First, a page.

Jewellers raid: Jail for robbers after botched raid

A PAIR of bungling robbers have been jailed for a total of 13 years, following a botched raid on a Battle jewellers last year.

Leon Holder, 21, of Hawkhurst, Kent, and William Smith, 31, of Golford, Kent, were jailed for seven and six years respectively for their roles in the failed heist on Friar House Antique Jewellery in the High Street.

Hove Crown Court heard Holder had disguised himself in a Royal Mail uniform, pretending he had a delivery to gain entry to the shop, which was always locked from the inside.

When the door was opened, Smith rushed in and smashed a display cabinet containing diamond jewellery.

But the duo did not count on grandmother Susan Jenner, 67, who was working in the shop, and manageress Maria Swain.

After pressing the silent alarm wired up to police, the women grabbed a makeshift weapon each - metal bars used for measuring ring sizes - and rounded on the thugs.

They bashed Smith so hard they bent the metal.

In his mugshot, taken later that day, his swollen black eye and cuts from the surprise vigilante counter-attack can clearly be seen.

When he tried to escape, Smith was pinned down by passers-by until the police arrived and he was arrested.

Holder fled with a diamond bracelet and two diamond rings worth £15,850, but was arrested some time later.

Prosecuting, Alan Gardner said: “As soon as Mrs Jenner realised what was happening she pressed the panic alarm which automatically called the police.

“The defendants shouted at the women to get back and went to the display cabinet.

“Susan grabbed a piece of metal tubing and Mrs Swain picked up a metal ring gauge and they used them to hit the defendants.

“Smith suffered slight injuries as a result. Nonetheless, Holder was able to get away and the jewellery was never discovered.”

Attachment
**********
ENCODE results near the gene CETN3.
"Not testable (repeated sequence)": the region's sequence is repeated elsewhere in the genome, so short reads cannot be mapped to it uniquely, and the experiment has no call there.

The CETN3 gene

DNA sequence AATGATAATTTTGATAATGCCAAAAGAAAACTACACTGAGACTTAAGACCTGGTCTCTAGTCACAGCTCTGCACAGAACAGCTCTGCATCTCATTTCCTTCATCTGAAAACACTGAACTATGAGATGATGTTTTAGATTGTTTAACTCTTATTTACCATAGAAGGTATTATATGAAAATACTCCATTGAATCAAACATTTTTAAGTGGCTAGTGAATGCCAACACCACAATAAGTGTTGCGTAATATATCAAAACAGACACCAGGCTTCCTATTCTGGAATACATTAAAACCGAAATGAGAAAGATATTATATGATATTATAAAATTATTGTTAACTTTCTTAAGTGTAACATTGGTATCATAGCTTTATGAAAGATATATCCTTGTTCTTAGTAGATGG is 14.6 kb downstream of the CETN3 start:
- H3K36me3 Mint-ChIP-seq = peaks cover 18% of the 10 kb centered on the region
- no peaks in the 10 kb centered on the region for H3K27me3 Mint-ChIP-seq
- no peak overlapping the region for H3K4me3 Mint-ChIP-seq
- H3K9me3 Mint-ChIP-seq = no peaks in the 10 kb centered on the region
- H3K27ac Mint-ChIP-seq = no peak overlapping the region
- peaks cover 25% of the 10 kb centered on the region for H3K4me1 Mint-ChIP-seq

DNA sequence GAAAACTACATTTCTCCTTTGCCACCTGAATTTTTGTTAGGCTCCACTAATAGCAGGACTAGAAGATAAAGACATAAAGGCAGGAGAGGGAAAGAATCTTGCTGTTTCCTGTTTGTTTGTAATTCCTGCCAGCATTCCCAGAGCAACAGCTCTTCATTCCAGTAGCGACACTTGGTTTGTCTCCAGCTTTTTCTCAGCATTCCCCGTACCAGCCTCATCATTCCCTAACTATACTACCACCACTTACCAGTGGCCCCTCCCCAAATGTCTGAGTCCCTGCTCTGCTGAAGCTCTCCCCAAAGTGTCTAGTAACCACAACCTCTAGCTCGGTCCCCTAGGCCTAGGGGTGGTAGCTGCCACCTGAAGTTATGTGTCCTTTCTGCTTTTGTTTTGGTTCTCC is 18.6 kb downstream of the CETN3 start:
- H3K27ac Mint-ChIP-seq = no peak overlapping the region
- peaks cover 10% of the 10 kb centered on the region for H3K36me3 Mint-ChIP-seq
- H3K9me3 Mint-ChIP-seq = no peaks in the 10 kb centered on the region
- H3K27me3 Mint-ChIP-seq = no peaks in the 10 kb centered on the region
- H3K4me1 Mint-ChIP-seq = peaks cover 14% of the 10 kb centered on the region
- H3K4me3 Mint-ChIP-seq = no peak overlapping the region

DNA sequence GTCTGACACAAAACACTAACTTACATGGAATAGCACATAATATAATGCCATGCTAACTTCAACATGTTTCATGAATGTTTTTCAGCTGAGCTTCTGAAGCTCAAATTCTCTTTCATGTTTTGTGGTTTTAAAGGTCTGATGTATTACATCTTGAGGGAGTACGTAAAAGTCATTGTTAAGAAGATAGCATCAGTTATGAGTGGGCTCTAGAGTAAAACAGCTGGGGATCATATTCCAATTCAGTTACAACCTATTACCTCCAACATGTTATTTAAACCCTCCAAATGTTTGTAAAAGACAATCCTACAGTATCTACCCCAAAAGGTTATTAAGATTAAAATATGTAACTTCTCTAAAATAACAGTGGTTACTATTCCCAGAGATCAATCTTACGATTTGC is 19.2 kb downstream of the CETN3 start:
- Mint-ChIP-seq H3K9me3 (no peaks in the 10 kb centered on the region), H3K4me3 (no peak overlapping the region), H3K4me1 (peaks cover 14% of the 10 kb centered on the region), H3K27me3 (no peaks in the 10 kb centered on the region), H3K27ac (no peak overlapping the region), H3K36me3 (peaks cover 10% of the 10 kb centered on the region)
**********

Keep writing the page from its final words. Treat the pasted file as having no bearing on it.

Defending Smith, Roy Brown told the court: “It may be seen as poetic justice that he received a good hiding as a result of his actions.

“He himself freely admits he deserved it.”

It is believed the robbery was planned by a team of criminals, most of whom were never captured.

Holder was forced to escape on foot as his partner in crime had the keys to the getaway car - a stolen Skoda - in his pocket.

As he ran away, he accidentally bumped into a bystander, Richard Seymour, who is in his mid 70s.

Mr Seymour was knocked to the ground and suffered a broken leg, which needed surgery and gave him a permanent limp.

Police were at the scene within minutes and sent helicopters and sniffer dogs out in a bid to capture the escaped criminal.

At an earlier hearing in Lewes, the duo pleaded guilty to the robbery, which took place on September 17 last year.

Holder also admitted causing grievous bodily harm after knocking Mr Seymour over.

Sentencing, Judge Paul Tain said: “This was a robbery of real seriousness. It must have been fearful for the two ladies inside the shop.

“As it happened, nothing that could be described as a weapon was used by the robbers.

“But the violence of the approach, the urgency of the entry and the violence to the display cabinet was a terribly frightening experience for those who witnessed it.”